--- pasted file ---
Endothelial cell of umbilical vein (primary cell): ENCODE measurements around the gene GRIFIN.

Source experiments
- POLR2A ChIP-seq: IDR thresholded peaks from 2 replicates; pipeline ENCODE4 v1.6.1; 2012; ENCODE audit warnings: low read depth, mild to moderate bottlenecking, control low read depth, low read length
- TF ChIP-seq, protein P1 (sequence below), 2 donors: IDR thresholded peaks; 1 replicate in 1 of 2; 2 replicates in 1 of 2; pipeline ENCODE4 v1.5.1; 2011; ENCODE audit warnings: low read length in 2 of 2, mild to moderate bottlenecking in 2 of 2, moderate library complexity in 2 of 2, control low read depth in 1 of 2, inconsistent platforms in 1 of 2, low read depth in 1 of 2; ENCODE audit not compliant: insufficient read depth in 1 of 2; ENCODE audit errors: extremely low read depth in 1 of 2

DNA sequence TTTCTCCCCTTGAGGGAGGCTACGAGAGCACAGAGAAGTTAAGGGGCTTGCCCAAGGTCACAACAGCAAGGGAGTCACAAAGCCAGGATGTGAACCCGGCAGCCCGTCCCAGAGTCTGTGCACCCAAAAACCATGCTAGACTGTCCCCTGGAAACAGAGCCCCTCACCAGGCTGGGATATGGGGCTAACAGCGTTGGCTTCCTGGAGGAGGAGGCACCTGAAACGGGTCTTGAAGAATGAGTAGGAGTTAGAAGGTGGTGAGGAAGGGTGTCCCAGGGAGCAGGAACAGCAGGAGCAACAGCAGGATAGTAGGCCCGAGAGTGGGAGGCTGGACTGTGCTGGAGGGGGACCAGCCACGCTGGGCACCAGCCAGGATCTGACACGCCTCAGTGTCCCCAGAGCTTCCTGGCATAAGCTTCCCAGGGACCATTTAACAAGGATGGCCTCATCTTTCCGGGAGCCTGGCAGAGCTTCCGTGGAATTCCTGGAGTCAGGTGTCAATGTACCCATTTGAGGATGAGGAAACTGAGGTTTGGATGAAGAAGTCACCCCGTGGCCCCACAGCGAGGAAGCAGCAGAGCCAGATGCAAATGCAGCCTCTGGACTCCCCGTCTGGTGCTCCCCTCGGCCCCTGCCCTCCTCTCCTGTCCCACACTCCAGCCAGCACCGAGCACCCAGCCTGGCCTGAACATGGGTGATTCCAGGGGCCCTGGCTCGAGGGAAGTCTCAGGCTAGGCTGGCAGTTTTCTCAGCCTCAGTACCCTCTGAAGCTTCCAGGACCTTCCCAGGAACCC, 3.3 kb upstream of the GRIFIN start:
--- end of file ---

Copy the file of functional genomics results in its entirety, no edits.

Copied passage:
Endothelial cell of umbilical vein (primary cell): ENCODE measurements around the gene GRIFIN.

Source experiments
- POLR2A ChIP-seq: IDR thresholded peaks from 2 replicates; pipeline ENCODE4 v1.6.1; 2012; ENCODE audit warnings: low read depth, mild to moderate bottlenecking, control low read depth, low read length
- TF ChIP-seq, protein P1 (sequence below), 2 donors: IDR thresholded peaks; 1 replicate in 1 of 2; 2 replicates in 1 of 2; pipeline ENCODE4 v1.5.1; 2011; ENCODE audit warnings: low read length in 2 of 2, mild to moderate bottlenecking in 2 of 2, moderate library complexity in 2 of 2, control low read depth in 1 of 2, inconsistent platforms in 1 of 2, low read depth in 1 of 2; ENCODE audit not compliant: insufficient read depth in 1 of 2; ENCODE audit errors: extremely low read depth in 1 of 2

DNA sequence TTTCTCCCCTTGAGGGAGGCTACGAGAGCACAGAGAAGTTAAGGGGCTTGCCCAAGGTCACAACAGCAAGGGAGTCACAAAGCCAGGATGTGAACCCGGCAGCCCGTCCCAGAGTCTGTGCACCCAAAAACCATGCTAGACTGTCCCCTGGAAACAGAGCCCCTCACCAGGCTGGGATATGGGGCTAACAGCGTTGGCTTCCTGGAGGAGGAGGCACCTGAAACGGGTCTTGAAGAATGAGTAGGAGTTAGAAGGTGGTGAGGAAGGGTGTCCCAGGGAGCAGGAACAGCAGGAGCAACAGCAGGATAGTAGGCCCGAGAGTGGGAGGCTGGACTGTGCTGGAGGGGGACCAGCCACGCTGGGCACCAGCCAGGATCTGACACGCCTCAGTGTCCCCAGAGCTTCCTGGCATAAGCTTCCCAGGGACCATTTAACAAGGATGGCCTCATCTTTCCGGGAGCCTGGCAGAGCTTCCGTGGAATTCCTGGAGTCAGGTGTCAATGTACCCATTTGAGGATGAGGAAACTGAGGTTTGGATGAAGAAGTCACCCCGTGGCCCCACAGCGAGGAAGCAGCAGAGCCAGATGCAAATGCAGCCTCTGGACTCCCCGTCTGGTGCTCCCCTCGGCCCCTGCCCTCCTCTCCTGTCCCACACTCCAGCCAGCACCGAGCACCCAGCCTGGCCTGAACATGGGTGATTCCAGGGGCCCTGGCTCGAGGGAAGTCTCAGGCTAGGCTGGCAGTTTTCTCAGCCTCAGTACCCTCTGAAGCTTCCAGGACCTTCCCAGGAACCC, 3.3 kb upstream of the GRIFIN start: